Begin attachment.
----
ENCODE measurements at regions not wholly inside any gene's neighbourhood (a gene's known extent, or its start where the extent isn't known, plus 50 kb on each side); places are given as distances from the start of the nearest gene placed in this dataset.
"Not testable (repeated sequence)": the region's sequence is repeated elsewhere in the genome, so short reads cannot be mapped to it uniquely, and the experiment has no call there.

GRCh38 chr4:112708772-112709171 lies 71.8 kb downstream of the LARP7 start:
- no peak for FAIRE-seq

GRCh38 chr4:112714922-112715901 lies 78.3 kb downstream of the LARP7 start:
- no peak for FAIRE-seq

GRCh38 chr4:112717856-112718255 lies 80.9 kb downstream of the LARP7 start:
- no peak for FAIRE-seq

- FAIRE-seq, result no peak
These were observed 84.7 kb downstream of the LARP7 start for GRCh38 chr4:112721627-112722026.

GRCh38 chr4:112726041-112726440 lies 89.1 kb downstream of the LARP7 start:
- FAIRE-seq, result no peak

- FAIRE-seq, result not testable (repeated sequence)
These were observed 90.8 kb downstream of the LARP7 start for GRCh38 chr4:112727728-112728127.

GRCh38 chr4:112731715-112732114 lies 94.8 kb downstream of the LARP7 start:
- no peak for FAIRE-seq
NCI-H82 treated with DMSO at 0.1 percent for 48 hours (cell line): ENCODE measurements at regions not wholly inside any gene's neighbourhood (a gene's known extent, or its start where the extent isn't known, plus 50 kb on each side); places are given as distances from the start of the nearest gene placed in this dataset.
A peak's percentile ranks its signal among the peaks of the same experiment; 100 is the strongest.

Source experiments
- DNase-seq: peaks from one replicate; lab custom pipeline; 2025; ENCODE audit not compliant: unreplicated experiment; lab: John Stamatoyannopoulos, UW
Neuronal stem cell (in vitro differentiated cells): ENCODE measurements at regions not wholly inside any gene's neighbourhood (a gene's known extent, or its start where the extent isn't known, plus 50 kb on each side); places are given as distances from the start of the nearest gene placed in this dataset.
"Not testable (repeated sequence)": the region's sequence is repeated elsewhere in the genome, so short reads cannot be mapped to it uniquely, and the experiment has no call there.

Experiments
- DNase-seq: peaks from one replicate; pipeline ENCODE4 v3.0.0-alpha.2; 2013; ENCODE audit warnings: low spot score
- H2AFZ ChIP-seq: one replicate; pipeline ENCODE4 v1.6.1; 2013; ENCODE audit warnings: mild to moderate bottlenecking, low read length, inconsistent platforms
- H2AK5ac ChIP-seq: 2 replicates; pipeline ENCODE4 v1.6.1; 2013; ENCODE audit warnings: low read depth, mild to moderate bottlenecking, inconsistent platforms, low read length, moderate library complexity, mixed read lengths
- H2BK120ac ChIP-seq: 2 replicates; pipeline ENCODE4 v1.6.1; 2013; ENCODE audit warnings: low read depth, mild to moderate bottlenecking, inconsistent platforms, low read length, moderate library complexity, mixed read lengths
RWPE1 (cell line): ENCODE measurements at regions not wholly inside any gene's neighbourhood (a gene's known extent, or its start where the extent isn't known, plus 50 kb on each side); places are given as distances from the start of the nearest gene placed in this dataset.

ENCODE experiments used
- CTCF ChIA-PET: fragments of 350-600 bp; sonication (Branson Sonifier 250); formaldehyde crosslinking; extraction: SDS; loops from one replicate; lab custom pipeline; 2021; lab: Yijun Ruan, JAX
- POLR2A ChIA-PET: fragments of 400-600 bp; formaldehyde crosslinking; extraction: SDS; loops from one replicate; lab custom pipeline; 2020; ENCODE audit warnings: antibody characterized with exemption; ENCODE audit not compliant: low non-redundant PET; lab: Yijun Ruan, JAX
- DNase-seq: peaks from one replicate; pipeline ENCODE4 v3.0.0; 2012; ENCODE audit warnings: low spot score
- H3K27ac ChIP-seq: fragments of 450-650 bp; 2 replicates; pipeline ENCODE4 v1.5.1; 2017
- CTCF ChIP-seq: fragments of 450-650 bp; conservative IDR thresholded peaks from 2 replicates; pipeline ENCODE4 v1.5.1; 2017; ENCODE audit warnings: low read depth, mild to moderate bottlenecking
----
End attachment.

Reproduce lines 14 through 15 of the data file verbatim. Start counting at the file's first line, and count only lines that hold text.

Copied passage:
These were observed 90.8 kb downstream of the LARP7 start for GRCh38 chr4:112727728-112728127.

GRCh38 chr4:112731715-112732114 lies 94.8 kb downstream of the LARP7 start: